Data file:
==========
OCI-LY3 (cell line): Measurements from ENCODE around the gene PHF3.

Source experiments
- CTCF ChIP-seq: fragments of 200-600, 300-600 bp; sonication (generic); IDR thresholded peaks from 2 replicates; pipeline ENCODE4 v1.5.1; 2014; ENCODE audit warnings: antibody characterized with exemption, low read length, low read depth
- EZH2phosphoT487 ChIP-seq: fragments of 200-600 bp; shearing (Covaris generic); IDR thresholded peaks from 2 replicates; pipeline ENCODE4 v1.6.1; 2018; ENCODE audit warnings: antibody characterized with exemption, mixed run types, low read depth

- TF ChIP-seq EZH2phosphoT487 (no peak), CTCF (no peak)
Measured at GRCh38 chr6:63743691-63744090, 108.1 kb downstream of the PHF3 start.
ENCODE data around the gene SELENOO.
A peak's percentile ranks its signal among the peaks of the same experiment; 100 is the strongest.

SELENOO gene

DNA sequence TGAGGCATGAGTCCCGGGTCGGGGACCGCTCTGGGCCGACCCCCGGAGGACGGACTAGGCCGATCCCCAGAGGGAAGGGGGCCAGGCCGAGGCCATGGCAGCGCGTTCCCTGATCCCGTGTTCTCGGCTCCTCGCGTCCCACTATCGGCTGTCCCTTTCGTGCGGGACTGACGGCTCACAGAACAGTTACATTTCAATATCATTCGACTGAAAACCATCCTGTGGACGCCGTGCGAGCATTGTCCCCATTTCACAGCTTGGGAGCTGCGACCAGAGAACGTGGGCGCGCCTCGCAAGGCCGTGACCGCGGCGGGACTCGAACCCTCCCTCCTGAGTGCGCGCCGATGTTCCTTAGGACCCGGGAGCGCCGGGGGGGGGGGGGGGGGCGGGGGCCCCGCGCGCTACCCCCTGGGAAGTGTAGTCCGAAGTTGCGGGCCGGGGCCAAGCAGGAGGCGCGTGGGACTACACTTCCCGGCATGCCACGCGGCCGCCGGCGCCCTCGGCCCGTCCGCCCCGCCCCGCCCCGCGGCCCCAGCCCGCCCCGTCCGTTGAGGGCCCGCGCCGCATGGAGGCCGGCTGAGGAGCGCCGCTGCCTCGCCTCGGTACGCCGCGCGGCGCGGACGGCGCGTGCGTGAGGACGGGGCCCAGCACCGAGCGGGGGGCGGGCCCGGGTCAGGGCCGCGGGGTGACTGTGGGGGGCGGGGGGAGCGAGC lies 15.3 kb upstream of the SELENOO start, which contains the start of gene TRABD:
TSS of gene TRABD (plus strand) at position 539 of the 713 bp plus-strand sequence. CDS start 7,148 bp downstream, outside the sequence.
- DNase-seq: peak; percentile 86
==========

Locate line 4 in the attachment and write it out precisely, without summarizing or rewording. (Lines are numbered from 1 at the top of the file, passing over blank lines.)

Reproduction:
- EZH2phosphoT487 ChIP-seq: fragments of 200-600 bp; shearing (Covaris generic); IDR thresholded peaks from 2 replicates; pipeline ENCODE4 v1.6.1; 2018; ENCODE audit warnings: antibody characterized with exemption, mixed run types, low read depth